The clinical element of the programme has been designed with imaging service providers to reflect the modern 24/7 nature of health care and give you the best possible clinical education.
Clinical learning and assessment is structured to support, complement and combine with the learning undertaken in all the modules studied throughout the three years of the programme. This will ensure you develop the underpinning knowledge, skills and critical thinking to inform your clinical practice.
Placements are, in the main, provided in the imaging departments of NHS hospital Trusts throughout the West Yorkshire area. The University works very closely with its clinical partners to ensure students are well supported in their clinical practice and whilst they are away from the University. Your placement learning will be supervised by qualified HCPC registered Diagnostic Radiographers and other multiprofessional staff who will contribute to your learning and development.
During each academic year you will spend 18 weeks on clinical placement and at the start of each academic year you will receive a unique placement timetable designed to ensure that you gain the required experience to achieve the learning outcomes of the programme and allow you to develop the skills and competencies required of a registered diagnostic radiographer. Clinical placements occur mainly in blocks during each semester, alternating with block weeks at University. This allows you to fully integrate theory and practice.
As your clinical education is planned to ensure you gain the experience appropriate to your studies, you must attend your placement for the full length of time specified on your personal timetable. This equates to 100% attendance and you will be required to make good any missed placement. During your clinical placements you will gain a wide range experience relevant to the your studies in all aspects of imaging practice including CT, MRI, US, interventional, trauma and general radiography.
Learning and assessment
We use a range of learning and teaching activities to give you the knowledge and skills you need to practice competently as a diagnostic radiographer. These include:
- research informed lectures
- enquiry based activities
- practical simulations in the x-ray room
- using the picture archiving and communication system (PACS) suite to view medical images
- peer discussions and debates
- group work and presentations
- technology assisted learning (such as use of a virtual learning environment, iPads used to support learning and in-class tests, and online wikis and discussion boards)
These are designed to develop your skills as an autonomous learner, an independent and critical thinker, an effective user of interpersonal skills for the benefit of people in your care, and a team-worker.
Academic blocks of university attendance are interspaced with blocks of placement to ensure an integrated approach to theory and practice.
The programme uses diverse assessment methods to allow you to demonstrate the array of knowledge and skills you have acquired. These include assignments, patient case studies, presentations, teaching sessions to peers, research proposals and projects, objective, structured clinical examinations (OSCE), multiple choice questions, patient assessments, clinical assessments, and a professional development portfolio.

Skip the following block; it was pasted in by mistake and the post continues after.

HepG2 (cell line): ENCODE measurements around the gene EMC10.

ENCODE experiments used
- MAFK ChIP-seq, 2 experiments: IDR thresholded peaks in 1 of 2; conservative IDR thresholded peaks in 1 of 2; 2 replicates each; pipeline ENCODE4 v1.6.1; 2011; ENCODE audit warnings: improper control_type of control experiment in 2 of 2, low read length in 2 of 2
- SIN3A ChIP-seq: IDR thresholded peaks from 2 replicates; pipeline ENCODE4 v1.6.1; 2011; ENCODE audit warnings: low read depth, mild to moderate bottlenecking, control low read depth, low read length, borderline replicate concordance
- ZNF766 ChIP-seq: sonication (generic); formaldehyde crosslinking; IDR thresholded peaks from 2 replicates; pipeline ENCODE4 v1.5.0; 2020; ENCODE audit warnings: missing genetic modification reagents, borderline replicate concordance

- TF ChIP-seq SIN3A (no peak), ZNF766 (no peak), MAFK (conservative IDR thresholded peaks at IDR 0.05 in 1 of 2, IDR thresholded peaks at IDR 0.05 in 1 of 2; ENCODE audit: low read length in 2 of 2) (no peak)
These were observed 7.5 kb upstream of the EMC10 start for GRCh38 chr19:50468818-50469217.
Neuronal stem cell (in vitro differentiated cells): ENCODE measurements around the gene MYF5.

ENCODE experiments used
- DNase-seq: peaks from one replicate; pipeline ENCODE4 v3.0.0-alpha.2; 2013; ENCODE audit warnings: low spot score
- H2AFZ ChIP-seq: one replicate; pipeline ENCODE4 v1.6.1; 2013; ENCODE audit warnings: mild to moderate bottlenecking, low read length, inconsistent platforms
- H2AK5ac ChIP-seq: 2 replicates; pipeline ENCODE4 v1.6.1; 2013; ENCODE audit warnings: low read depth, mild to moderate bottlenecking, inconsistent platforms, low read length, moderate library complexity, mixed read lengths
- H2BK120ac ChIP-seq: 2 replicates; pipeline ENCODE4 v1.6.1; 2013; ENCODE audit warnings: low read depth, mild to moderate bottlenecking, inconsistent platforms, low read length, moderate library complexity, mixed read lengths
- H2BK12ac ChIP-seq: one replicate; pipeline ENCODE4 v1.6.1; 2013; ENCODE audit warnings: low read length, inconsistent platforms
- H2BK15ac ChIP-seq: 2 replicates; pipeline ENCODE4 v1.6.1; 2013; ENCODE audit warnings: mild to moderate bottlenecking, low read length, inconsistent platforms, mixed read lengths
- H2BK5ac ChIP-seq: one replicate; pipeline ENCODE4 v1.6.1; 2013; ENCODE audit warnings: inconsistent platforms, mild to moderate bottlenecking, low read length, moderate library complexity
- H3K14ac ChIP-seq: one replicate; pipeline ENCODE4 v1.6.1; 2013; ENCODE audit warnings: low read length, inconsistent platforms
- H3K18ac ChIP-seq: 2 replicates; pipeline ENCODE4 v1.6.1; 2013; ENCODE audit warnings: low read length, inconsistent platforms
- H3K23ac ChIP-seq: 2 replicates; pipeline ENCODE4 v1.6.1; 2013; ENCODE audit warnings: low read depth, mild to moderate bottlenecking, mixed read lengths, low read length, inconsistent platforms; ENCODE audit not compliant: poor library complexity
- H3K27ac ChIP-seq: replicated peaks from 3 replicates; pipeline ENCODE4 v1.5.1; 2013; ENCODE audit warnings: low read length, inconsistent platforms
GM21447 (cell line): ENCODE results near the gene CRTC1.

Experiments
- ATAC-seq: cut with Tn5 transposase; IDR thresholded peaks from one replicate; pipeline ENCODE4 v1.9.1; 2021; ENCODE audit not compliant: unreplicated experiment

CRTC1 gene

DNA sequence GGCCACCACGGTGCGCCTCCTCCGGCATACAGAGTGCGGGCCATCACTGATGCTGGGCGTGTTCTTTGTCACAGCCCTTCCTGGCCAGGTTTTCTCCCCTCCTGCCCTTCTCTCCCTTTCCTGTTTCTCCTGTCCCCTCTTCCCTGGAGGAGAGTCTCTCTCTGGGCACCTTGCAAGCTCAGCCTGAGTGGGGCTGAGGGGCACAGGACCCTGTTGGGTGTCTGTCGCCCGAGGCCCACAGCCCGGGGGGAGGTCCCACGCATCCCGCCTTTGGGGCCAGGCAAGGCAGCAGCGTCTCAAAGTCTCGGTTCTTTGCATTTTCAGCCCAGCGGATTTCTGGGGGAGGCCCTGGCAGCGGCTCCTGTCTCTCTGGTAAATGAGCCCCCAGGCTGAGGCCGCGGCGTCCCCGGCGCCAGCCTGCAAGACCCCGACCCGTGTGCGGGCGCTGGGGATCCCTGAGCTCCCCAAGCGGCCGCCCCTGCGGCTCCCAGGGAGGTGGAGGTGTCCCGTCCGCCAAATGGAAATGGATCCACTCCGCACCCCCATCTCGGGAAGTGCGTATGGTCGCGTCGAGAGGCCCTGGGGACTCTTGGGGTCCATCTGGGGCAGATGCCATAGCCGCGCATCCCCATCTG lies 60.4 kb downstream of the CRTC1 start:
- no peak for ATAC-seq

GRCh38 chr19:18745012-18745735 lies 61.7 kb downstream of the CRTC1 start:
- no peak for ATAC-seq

A number of platforms are used to support these assessments, including e-portfolios, computer delivered and marked examinations and use of our Picture Archiving and Communication System (PACS).
Many modules allow you options in assessment. For example, one of the assessments for the Practicing Radiography in a Diverse Society module allows you to create an e-portfolio demonstrating how you have achieved the learning outcomes. Imaging in Context allows you to choose a patient pathway and write a case study to demonstrate how you have achieved the module learning outcomes.
Throughout the three years of your studies you will complete a Clinical Portfolio indicating that you have achieved required competencies. You can be creative in how you demonstrate that you have achieved these competencies.
Whilst at the University you will have a Personal Academic Tutor (PAT) assigned to you who will oversee both your academic and clinical education. The PAT system ensures that all students have a named academic point of contact and that you are effectively supported throughout your studies.
You will meet regularly with your PAT on a 1-2-1 or small group basis, and they will be able to offer you help and advice on all aspects of the course and support you with both academic and pastoral care.
Your PAT will visit you whilst on clinical placement and liaise closely with Clinical Supervisors, who are based in the clinical placement sites. The Clinical Supervisors will plan your bespoke clinical timetable and they will support you whilst on placement. The Clinical Supervisors will oversee the supervision and teaching of the HCPC qualified radiographers who you will be working closely with whilst on placement. The Clinical Supervisors are also responsible for providing you with feedback or your progress in clinical practice and assessing your practice development.
University central services are rich with support teams to assist students with every aspect of their journey through our degree programmes. From our Career and Employability Service, through our strong Students' Union, to our professional and efficient Student Finance team, there are always friendly faces ready to support you and provide you with the answers that you need.
Our Virtual Learning Environment allows students to access resources, participate in group work and submit work from anywhere in the world 24/7.
At the Faculty of Health Studies we focus on research themes that have a direct impact on the quality of care.
Our research is locally and internationally significant, undertaken in collaboration with NHS and other partners.